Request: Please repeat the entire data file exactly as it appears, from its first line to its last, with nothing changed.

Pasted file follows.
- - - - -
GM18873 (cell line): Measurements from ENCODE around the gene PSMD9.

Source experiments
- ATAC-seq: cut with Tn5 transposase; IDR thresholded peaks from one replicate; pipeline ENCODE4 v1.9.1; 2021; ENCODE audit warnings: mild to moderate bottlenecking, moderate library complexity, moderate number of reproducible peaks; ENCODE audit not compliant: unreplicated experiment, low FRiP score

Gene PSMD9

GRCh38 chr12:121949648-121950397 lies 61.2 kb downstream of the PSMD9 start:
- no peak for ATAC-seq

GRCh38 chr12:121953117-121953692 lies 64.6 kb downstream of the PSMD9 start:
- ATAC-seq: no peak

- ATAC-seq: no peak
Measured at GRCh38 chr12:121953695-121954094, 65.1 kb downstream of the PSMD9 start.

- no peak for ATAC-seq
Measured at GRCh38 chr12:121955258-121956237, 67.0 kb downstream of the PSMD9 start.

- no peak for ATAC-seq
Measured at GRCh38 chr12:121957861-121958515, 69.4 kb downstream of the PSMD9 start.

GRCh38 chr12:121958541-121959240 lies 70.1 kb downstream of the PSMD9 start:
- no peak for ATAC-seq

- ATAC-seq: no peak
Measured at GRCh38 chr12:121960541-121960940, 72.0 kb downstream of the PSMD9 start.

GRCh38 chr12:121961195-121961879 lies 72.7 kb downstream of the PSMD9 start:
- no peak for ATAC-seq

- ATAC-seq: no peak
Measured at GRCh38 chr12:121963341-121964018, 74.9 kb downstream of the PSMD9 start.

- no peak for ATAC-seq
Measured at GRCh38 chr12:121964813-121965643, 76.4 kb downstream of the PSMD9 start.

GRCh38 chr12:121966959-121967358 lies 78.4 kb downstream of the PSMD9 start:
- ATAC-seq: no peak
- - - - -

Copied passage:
GM18873 (cell line): Measurements from ENCODE around the gene PSMD9.

Source experiments
- ATAC-seq: cut with Tn5 transposase; IDR thresholded peaks from one replicate; pipeline ENCODE4 v1.9.1; 2021; ENCODE audit warnings: mild to moderate bottlenecking, moderate library complexity, moderate number of reproducible peaks; ENCODE audit not compliant: unreplicated experiment, low FRiP score

Gene PSMD9

GRCh38 chr12:121949648-121950397 lies 61.2 kb downstream of the PSMD9 start:
- no peak for ATAC-seq

GRCh38 chr12:121953117-121953692 lies 64.6 kb downstream of the PSMD9 start:
- ATAC-seq: no peak

- ATAC-seq: no peak
Measured at GRCh38 chr12:121953695-121954094, 65.1 kb downstream of the PSMD9 start.

- no peak for ATAC-seq
Measured at GRCh38 chr12:121955258-121956237, 67.0 kb downstream of the PSMD9 start.

- no peak for ATAC-seq
Measured at GRCh38 chr12:121957861-121958515, 69.4 kb downstream of the PSMD9 start.

GRCh38 chr12:121958541-121959240 lies 70.1 kb downstream of the PSMD9 start:
- no peak for ATAC-seq

- ATAC-seq: no peak
Measured at GRCh38 chr12:121960541-121960940, 72.0 kb downstream of the PSMD9 start.

GRCh38 chr12:121961195-121961879 lies 72.7 kb downstream of the PSMD9 start:
- no peak for ATAC-seq

- ATAC-seq: no peak
Measured at GRCh38 chr12:121963341-121964018, 74.9 kb downstream of the PSMD9 start.

- no peak for ATAC-seq
Measured at GRCh38 chr12:121964813-121965643, 76.4 kb downstream of the PSMD9 start.

GRCh38 chr12:121966959-121967358 lies 78.4 kb downstream of the PSMD9 start:
- ATAC-seq: no peak